The Dining Room at The Ashmolean, Oxford

First published in The Financial Times.

The Dining Room at the Ashmolean, Oxford

This restaurant has the good fortune to sit atop the roof of the Ashmolean museum – and the wonder of its situation is twofold, writes Rebecca May Johnson. There is the pleasure of ascending the white stone staircase that runs up through the centre of the building, which allows snapshots of all the floors simultaneously as you climb; second, there are the views over Oxford from the light-flooded restaurant, with glass on all sides.

I recently went there twice in a day. In the morning I met a former tutor for coffee. When I reached the top, a little out of breath, the place was bustling. The design of the restaurant is 1970s retro: wooden chairs are all ergonomic and curvy, there is a moss green velvet sofa that runs the length of one wall, and the light fittings are huge snowball-like white spheres composed of “individual feathers”. My black coffee was good and my croissant warm and buttery. Best of all, Alan Bennett was sitting two tables away.

When I returned that evening, the museum was closed and, instead, the Dining Room was reached by an entrance round the corner on St Giles. It’s a shame, though, that dining in the evening means missing out on the staircase – there’s a lift instead.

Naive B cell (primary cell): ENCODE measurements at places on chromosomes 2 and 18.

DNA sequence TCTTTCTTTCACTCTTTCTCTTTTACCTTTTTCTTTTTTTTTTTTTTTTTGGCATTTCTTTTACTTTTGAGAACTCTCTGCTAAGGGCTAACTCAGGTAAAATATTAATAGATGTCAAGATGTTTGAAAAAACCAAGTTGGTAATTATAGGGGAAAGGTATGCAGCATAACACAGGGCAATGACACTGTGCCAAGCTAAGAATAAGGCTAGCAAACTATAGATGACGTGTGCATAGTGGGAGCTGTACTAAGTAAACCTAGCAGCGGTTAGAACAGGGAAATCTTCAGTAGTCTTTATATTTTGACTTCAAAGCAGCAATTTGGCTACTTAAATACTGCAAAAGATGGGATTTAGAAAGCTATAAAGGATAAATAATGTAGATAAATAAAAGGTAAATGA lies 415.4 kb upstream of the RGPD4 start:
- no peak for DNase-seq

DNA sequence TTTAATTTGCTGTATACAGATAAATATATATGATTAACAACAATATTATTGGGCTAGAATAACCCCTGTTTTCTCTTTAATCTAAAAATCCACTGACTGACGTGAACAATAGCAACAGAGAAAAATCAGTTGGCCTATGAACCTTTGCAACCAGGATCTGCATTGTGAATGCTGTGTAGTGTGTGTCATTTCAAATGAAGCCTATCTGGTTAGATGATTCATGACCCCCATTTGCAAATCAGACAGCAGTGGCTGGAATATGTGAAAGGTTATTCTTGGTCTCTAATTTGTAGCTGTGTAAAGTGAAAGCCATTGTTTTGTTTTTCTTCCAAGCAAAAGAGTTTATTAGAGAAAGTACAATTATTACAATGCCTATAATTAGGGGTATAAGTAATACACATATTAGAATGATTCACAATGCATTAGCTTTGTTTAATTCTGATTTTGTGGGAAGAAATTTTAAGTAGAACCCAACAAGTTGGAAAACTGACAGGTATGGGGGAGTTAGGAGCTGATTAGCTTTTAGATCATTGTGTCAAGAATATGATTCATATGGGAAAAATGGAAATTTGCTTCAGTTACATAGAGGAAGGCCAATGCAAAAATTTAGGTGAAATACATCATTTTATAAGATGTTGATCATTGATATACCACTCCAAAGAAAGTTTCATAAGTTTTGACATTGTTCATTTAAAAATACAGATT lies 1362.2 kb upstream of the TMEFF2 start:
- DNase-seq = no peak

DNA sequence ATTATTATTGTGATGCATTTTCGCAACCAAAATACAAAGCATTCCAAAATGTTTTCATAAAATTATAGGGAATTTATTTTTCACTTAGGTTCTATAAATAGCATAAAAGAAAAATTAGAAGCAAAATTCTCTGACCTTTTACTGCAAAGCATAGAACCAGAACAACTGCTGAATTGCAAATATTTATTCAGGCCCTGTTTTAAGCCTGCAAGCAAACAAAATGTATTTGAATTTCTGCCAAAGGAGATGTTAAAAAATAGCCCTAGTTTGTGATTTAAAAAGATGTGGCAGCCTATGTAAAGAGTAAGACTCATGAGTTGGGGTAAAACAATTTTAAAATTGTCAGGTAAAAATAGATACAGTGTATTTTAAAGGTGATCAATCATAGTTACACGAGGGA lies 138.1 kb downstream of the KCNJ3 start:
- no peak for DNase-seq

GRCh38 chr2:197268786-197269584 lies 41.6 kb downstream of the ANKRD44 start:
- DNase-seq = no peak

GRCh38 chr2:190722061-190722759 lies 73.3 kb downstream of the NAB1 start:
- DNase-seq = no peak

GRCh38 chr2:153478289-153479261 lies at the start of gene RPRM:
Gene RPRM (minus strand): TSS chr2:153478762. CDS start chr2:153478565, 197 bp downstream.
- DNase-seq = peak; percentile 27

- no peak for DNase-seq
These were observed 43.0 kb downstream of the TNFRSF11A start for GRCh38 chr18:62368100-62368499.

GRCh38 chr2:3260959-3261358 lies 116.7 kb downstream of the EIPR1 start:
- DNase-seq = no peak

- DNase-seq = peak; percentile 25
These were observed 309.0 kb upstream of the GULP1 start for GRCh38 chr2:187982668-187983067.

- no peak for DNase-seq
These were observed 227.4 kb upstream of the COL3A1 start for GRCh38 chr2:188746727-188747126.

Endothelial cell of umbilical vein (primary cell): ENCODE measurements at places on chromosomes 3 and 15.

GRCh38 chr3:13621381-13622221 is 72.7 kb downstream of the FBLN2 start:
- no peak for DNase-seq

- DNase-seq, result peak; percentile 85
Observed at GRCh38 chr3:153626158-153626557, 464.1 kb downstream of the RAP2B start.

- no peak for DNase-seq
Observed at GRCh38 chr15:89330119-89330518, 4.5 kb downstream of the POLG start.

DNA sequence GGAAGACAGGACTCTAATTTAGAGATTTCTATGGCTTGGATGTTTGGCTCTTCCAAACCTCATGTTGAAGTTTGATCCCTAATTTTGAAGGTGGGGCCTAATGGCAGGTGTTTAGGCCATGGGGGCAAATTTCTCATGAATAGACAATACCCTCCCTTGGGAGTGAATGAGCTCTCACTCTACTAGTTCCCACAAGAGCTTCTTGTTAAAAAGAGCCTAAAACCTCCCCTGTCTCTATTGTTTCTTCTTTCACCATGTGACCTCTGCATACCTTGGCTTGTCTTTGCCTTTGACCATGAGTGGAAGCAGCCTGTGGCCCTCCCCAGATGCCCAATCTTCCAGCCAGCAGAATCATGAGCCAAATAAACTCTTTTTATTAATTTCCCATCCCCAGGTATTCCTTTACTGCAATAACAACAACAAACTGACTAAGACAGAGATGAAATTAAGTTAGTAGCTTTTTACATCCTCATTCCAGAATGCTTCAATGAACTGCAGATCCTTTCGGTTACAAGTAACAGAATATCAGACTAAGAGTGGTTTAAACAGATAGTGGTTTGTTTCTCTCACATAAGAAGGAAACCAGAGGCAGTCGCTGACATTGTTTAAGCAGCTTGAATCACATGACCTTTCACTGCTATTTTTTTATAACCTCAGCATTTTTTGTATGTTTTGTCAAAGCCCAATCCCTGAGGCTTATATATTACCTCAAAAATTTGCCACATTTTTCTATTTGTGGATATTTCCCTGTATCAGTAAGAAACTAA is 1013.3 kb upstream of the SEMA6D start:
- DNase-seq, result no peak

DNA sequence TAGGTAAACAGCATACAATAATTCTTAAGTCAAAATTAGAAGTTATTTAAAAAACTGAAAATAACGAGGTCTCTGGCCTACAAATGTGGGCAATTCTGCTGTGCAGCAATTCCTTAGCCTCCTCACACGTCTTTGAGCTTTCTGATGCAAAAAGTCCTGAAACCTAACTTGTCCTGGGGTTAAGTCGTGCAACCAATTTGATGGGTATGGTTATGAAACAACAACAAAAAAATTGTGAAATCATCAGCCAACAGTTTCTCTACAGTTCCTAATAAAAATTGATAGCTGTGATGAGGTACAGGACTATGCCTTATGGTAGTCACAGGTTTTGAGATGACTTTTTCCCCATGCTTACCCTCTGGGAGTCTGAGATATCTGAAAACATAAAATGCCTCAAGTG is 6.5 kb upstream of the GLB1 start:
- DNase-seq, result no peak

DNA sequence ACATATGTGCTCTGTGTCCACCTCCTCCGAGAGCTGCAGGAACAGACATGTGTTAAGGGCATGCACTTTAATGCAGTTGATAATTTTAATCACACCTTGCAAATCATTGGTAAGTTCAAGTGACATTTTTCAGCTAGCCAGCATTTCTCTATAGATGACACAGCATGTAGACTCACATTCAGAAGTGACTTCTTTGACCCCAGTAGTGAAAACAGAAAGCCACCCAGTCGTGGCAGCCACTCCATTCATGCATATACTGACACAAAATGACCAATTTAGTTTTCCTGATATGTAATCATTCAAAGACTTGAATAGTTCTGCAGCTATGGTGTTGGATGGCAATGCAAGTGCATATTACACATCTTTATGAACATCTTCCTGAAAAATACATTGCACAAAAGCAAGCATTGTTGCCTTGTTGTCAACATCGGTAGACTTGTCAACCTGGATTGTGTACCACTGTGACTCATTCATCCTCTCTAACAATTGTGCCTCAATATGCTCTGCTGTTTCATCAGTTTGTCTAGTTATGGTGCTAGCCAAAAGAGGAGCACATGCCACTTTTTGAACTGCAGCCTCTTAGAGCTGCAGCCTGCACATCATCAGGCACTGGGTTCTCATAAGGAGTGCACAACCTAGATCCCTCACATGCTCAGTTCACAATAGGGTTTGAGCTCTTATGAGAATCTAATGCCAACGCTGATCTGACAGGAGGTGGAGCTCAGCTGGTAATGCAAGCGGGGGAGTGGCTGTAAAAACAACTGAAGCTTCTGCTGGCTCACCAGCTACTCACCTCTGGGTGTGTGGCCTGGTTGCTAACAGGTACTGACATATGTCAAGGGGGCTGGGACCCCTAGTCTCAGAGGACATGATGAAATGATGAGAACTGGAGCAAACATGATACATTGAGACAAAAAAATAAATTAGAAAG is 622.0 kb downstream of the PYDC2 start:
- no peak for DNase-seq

The menu, designed by executive chef Arun Manickam, offers many ways to eat a meal. There are tapas-sized bits, such as half a dozen quails eggs with cumin salt; “small dishes”, such as pumpkin ravioli with sage and pumpkin seed butter and steak tartare; a selection of charcuterie and cheese; and then seven “large dishes”, as well as sides and puddings.

This may sound confusing but, as the menu is available from lunchtime onwards, it means you can have a light lunch, a glass of wine with some nibbles or a full meal. I suppose the multi-functional menu makes sense at what is, essentially, a tourist attraction, with a constant stream of people visiting all day.

After really fresh red radishes with olive tapenade and the delightfully creamy quail’s eggs, my friend and I both had hearty main courses. He had duck confit cassoulet with Toulouse sausage and pork rind, and I had Cornish fish stew with bread. Both arrived in satisfyingly large terracotta dishes. Unfortunately his duck, while rich, savoury, and falling off the bone, definitely erred on the side of being over-seasoned and was only just saved by the beans in the cassoulet; my superb fish stew had meaty chunks of red mullet, mackerel, clams and mussels in a fishy tomato sauce. Our waiter was attentive, charming and very efficient. The atmosphere was sufficiently convivial that we ended up chatting with diners on the next table.

In short, though there could be a few more leaves on the menu (there were no salads at all when I visited a month ago), and the kitchen needs to tighten up a bit, I’ll definitely be booking a table on the roof terrace in summer.

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